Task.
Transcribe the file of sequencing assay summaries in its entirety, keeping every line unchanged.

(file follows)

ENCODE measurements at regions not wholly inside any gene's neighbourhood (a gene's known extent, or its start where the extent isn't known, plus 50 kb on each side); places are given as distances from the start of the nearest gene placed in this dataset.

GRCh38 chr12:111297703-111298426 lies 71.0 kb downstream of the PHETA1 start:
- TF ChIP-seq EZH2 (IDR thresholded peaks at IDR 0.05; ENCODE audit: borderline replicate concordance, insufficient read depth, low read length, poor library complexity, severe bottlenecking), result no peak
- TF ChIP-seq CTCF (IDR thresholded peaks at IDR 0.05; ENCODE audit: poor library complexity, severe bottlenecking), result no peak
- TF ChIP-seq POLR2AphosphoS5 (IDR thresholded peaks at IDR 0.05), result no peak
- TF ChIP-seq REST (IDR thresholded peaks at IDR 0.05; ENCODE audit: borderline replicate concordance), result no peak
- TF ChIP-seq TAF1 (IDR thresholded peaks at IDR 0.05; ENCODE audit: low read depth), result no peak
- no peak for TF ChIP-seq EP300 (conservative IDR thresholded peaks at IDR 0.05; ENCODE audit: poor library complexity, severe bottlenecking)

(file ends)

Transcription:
ENCODE measurements at regions not wholly inside any gene's neighbourhood (a gene's known extent, or its start where the extent isn't known, plus 50 kb on each side); places are given as distances from the start of the nearest gene placed in this dataset.

GRCh38 chr12:111297703-111298426 lies 71.0 kb downstream of the PHETA1 start:
- TF ChIP-seq EZH2 (IDR thresholded peaks at IDR 0.05; ENCODE audit: borderline replicate concordance, insufficient read depth, low read length, poor library complexity, severe bottlenecking), result no peak
- TF ChIP-seq CTCF (IDR thresholded peaks at IDR 0.05; ENCODE audit: poor library complexity, severe bottlenecking), result no peak
- TF ChIP-seq POLR2AphosphoS5 (IDR thresholded peaks at IDR 0.05), result no peak
- TF ChIP-seq REST (IDR thresholded peaks at IDR 0.05; ENCODE audit: borderline replicate concordance), result no peak
- TF ChIP-seq TAF1 (IDR thresholded peaks at IDR 0.05; ENCODE audit: low read depth), result no peak
- no peak for TF ChIP-seq EP300 (conservative IDR thresholded peaks at IDR 0.05; ENCODE audit: poor library complexity, severe bottlenecking)